Principal November/December 2019: The Principal's Guide to Leadership

This issue of Principal magazine commemorates the 2019 publication of NAESP’s Leading Learning Communities: Pillars, Practices, and Priorities for Effective Principals. In its third edition, this hallmark standards document is organized around three mutually supportive and mutually dependent pillars of the principal’s role: building culture, empowering people, and optimizing systems. The articles in this issue drill down on corresponding practices that range from engaging with families in multiple generations to using data to assess student growth. They are meant to aid in your leadership development as you strive to impact educational equity, close achievement gaps, and deliver a safe and secure learning environment for the communities you serve.
Click here to read the digital edition.
This issue of Principal is also accompanied by a Leading Lessons guide, “Shared Vision, Shared Success,” which aligns with NAESP’s new Leading Learning Communities standards.
THE PRINCIPAL’S GUIDE TO LEADERSHIP
Intertwined for Achievement School leaders must recognize the mutually reinforcing relationship between equity and social, emotional, and academic development Ross Wiener
Planting the SEAD To implement a social, emotional, and academic development program, principals must infuse it in every student interaction Ann Clark
Making PLCs a Plus 3 strategies to spawn better teacher collaboration and greater impact Douglas Fisher, Nancy Frey, and John Almarode
Measuring Up Using data to assess student growth is crucial, and different strategies will reveal different aspects of advancement Jennifer Bell-Ellwanger
Look Out for the Leader Principals are responsible for the well-being of teachers, students, and themselves Allyson Apsey
Engagement Across the Generations With at least four age groups represented in schools, communications must reach parents in every medium to be effective Dillon Kalkhurst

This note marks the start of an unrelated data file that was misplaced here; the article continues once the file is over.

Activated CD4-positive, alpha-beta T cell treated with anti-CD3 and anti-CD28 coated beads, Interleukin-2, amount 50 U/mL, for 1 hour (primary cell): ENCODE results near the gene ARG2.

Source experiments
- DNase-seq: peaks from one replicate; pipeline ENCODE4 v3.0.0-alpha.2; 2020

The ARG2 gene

The Sum of Its Parts Distributed leadership requires the disposition of empowerment, not a position or title Raymond McNulty
FEATURES
Putting the “Fun” in Fundraising Crowdfunding sites can help schools access classroom projects kids want with transparency Kirk Smiley
NAESP 2019 National Distinguished Principals Honoring outstanding elementary and middle-level administrators
IN EVERY ISSUE
From the Editor To Lead a Learning Community Kaylen Tucker
Snapshots Nuggets of research, policy, and practice to keep you informed
5 Things What you need to know about the association that has your back
In the Spotlight A Gift to the Gifted: Nicole Moore
Practitioner’s Corner Helping Hands Use students’ strengths, interests, skills, and enthusiasm to solve school dilemmas
Raising the Bar From Novice to Expert in Three Years New York district creates a mentorship program to get new principals up to speed faster
Principal’s Bookshelf Keeping the Pros in the Know Personalized Professional Learning helps principals implement alternative learning strategies for teachers
School Law Beware of the Dog Legal issues associated with service animals in schools
Speaking Out Make Equity the Expectation 10 suggestions for heading off failure in urban public schools
Parents & Schools Communicate the Benefits of PLCs A new study reveals that parents often like PLCs for the wrong reasons
Postscript A Philosophy of the Principalship L. Earl Franks, Ed.D., CAE